Warriors may be wheeling, dealing
By SCOTT HOWARD-COOPER
-- Few do fresh starts like the Golden State Warriors, who have the benefit of annual practice, except that even they may not be there yet.
The season started anyway with a training camp that was more like a cleansing breath and celebration of Mike Montgomery's departure as coach. Then came Wednesday night at Oracle Arena and the opener filled with new hope, ready or not, and this just in: not.
It was Los Angeles Lakers 110, Warriors 98. It was a lot like every other wincing year.
But for all the attention given to the return of Don Nelson, a coach players can respect as the replacement for one they didn't, and point guard Baron Davis coming to camp slimmer than anytime since college, the genuine intrigue is that the real possibilities are still to come. Few teams begin 2006-07 in better position for a blockbuster trade, putting the Warriors in range of jumping from playoff hopefuls to actual factor in the West.
It just won't happen right away. Chris Mullin, the executive vice president of basketball operations, wants to evaluate his talent under the new coach, a normal process in the aftermath of change but especially since that new coach has a history of unique lineups.
At the same time, the Minnesota Timberwolves need to set a limit on the depth of their freefall before finally deciding they have a better chance at the future by swapping Kevin Garnett, or the Indiana Pacers have to reach for a weapon Stephen Jackson doesn't use and consider dealing Jermaine O'Neal.
Beyond Garnett, O'Neal, possibly Allen Iverson and maybe Paul Pierce, few superstars appear to potentially be in play, and Iverson and Pierce don't hold the same appeal with the Warriors already loaded for small ball.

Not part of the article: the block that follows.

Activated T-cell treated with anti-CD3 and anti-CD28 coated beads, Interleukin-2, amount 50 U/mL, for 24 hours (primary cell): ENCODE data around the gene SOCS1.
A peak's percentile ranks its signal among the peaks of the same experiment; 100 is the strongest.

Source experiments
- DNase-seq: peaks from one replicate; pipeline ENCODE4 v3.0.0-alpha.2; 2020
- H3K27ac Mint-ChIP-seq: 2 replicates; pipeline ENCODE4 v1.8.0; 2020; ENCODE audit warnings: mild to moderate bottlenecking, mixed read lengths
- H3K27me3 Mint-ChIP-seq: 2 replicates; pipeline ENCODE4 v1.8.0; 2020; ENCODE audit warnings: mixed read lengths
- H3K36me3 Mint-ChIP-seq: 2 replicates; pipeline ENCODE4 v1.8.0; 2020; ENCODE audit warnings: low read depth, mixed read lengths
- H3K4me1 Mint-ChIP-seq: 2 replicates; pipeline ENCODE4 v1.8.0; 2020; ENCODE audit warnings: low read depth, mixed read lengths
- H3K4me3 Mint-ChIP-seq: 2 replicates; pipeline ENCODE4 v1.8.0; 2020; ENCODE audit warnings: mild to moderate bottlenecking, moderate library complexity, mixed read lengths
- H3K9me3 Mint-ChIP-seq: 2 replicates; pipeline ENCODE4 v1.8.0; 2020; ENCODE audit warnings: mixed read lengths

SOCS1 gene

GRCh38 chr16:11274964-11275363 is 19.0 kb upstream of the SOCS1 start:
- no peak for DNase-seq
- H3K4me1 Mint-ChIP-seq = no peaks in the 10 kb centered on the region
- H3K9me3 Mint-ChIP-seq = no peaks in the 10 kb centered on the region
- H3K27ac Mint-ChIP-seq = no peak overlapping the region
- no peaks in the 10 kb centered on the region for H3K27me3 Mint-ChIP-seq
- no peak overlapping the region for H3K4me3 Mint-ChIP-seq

Others with All-Star credentials will invariably be placed on the market as the season continues and teams concede the need for a bold move.
Golden State can get in almost any conversation because it has several coveted pieces. Maybe not specific players, but certainly situations: young prospects to build for the future, additional chances to build for the future with first-round picks from a team that realistically could be back in the lottery, a choice of big men or small men, and the realization that the Warriors have enough moneyed players to send in return for the required match of contracts.
They could even get to Garnett's $21 million for this season.
The drawback is that they don't have an excess of expiring contracts, an appeal to general managers looking to rebuild, as the Timberwolves would be doing with any Garnett deal. The Warriors also don't have star quality to send back, barring the unexpected of Davis being involved _ meaning Minnesota, for example, would have to sell fans on trading the face of the franchise for a combination of non-All-Stars. That wouldn't be as much of a problem with Larry Bird in Indiana _ he's Larry Bird in Indiana.
The appeal for the Warriors is that they have enough duplicate pieces to make a deal of that magnitude without mortally wounding their team. Not that they haven't already thought the idea through or anything.
"Whether you want to call it depth or multiple guys who can play really well in Nellie's system," Mullin said, "there could be some things out there for sure."
Mullin has stepped up to big moves before, acquiring Davis in trade and regrettably hiring Montgomery away from Stanford, so he has a history of the bold play. Now, he also has a chance, ready or not.